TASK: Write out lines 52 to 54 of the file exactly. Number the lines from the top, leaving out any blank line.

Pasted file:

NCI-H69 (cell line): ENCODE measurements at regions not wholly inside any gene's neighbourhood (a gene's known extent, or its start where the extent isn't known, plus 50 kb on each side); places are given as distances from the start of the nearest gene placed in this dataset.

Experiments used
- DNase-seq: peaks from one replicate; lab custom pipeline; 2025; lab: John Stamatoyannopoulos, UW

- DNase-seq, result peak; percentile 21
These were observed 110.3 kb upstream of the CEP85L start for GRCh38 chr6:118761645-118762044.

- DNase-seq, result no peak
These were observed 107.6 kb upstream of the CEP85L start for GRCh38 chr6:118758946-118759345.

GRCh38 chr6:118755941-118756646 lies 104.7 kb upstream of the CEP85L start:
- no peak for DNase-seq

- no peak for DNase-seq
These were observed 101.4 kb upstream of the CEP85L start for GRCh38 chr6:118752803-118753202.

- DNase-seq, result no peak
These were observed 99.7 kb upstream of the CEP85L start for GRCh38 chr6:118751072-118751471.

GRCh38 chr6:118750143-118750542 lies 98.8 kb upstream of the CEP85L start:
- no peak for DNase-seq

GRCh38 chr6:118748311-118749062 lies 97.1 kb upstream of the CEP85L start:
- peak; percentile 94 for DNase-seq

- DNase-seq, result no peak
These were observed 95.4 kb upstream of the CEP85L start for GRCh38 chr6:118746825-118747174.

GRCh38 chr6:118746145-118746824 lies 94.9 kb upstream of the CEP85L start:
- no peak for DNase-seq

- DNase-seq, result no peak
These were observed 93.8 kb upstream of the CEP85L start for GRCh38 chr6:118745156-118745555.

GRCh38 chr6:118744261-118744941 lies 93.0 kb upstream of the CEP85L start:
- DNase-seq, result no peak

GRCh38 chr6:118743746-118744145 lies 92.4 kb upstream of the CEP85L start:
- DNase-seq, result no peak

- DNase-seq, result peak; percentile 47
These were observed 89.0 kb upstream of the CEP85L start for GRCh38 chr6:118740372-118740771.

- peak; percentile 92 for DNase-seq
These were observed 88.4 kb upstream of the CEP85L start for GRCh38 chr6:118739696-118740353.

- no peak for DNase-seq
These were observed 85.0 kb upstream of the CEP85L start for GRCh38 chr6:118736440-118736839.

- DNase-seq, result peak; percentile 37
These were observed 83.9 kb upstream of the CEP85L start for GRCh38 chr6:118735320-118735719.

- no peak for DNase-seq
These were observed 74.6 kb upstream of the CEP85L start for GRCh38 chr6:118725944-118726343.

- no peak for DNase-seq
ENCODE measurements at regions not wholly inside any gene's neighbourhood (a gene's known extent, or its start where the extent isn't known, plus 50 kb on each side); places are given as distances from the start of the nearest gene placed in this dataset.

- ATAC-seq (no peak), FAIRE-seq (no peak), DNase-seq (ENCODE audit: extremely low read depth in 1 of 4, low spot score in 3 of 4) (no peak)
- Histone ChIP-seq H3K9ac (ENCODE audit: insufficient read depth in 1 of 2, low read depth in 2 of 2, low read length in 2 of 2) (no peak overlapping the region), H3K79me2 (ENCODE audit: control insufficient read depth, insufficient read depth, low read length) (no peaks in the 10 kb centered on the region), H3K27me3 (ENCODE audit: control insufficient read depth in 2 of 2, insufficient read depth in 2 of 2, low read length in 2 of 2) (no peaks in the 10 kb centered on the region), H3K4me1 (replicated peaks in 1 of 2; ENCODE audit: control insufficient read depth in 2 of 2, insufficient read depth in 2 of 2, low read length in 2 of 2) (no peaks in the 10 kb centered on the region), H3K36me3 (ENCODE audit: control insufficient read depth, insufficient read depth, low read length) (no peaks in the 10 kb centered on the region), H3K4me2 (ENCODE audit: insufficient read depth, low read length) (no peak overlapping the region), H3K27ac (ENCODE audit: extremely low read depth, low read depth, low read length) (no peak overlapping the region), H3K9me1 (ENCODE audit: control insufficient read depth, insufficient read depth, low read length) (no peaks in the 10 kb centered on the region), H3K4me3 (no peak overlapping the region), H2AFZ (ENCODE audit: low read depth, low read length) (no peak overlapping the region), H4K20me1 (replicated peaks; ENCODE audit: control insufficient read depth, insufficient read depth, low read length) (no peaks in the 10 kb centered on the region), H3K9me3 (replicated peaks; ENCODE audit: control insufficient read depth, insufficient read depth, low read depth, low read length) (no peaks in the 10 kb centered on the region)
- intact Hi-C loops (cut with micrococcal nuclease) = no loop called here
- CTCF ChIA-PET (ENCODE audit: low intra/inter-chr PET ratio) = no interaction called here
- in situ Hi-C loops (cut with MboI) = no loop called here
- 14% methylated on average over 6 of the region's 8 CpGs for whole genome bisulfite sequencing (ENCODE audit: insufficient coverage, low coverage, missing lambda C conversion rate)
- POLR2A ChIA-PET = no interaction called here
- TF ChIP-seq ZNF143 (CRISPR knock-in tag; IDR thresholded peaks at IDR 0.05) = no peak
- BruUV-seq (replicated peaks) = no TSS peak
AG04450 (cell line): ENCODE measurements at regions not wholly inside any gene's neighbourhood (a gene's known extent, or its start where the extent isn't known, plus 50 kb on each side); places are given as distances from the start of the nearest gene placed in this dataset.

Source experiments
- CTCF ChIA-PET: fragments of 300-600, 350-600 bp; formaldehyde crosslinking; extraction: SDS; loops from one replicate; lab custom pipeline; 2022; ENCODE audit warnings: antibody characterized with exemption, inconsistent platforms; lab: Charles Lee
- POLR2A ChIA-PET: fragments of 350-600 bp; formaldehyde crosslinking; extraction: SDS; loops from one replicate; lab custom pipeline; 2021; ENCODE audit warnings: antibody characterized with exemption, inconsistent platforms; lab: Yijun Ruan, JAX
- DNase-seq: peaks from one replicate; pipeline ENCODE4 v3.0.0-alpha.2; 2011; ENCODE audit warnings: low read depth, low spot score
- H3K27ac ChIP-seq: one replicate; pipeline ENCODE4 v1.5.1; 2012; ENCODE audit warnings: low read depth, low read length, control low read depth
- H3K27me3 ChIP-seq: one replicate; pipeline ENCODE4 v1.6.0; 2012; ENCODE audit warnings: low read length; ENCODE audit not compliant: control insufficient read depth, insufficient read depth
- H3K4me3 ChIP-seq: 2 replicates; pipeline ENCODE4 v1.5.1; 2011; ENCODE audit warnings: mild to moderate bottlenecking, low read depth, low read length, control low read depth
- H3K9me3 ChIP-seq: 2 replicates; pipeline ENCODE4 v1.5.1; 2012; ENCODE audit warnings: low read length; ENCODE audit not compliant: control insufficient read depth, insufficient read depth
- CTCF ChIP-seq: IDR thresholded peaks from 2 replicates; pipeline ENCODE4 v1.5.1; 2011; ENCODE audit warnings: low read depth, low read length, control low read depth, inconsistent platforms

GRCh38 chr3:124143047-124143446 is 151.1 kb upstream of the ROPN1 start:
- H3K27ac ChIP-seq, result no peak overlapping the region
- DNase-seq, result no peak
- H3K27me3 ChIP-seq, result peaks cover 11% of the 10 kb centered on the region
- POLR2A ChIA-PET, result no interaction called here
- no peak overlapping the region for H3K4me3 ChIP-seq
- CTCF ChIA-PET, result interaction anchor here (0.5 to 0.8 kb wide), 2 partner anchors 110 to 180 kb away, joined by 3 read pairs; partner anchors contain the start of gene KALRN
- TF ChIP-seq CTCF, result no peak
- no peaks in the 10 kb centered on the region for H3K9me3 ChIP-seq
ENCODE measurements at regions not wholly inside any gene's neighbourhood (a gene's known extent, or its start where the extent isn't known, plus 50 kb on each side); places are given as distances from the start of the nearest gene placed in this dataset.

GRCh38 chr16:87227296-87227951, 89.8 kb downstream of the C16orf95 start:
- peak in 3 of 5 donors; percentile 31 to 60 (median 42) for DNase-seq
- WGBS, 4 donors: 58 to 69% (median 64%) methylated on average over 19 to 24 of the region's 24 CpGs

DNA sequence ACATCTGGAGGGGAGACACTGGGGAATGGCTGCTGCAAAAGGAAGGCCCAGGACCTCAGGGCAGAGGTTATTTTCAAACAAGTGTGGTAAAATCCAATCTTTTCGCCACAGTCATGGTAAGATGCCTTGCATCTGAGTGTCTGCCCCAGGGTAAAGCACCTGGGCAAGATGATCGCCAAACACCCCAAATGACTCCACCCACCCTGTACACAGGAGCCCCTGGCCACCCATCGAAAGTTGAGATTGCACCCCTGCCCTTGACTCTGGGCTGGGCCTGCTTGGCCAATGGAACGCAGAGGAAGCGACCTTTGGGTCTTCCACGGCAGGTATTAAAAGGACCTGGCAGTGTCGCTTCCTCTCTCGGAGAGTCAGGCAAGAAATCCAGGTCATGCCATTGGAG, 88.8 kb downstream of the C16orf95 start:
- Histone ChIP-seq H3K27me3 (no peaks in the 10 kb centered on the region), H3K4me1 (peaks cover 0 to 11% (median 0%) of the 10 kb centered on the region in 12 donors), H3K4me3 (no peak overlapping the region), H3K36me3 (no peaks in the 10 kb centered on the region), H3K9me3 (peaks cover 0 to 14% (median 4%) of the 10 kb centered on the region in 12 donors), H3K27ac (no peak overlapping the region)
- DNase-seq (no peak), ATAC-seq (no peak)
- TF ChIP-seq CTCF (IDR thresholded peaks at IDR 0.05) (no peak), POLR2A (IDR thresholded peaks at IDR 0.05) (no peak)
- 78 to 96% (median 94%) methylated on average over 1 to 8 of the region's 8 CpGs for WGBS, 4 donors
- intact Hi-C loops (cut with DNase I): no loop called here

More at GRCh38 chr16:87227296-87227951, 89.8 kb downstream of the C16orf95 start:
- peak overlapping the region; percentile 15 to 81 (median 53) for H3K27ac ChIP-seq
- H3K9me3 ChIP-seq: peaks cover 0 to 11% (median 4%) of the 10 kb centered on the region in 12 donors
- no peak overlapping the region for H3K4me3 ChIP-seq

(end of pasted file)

- POLR2A ChIA-PET: fragments of 350-600 bp; formaldehyde crosslinking; extraction: SDS; loops from one replicate; lab custom pipeline; 2021; ENCODE audit warnings: antibody characterized with exemption, inconsistent platforms; lab: Yijun Ruan, JAX
- DNase-seq: peaks from one replicate; pipeline ENCODE4 v3.0.0-alpha.2; 2011; ENCODE audit warnings: low read depth, low spot score
- H3K27ac ChIP-seq: one replicate; pipeline ENCODE4 v1.5.1; 2012; ENCODE audit warnings: low read depth, low read length, control low read depth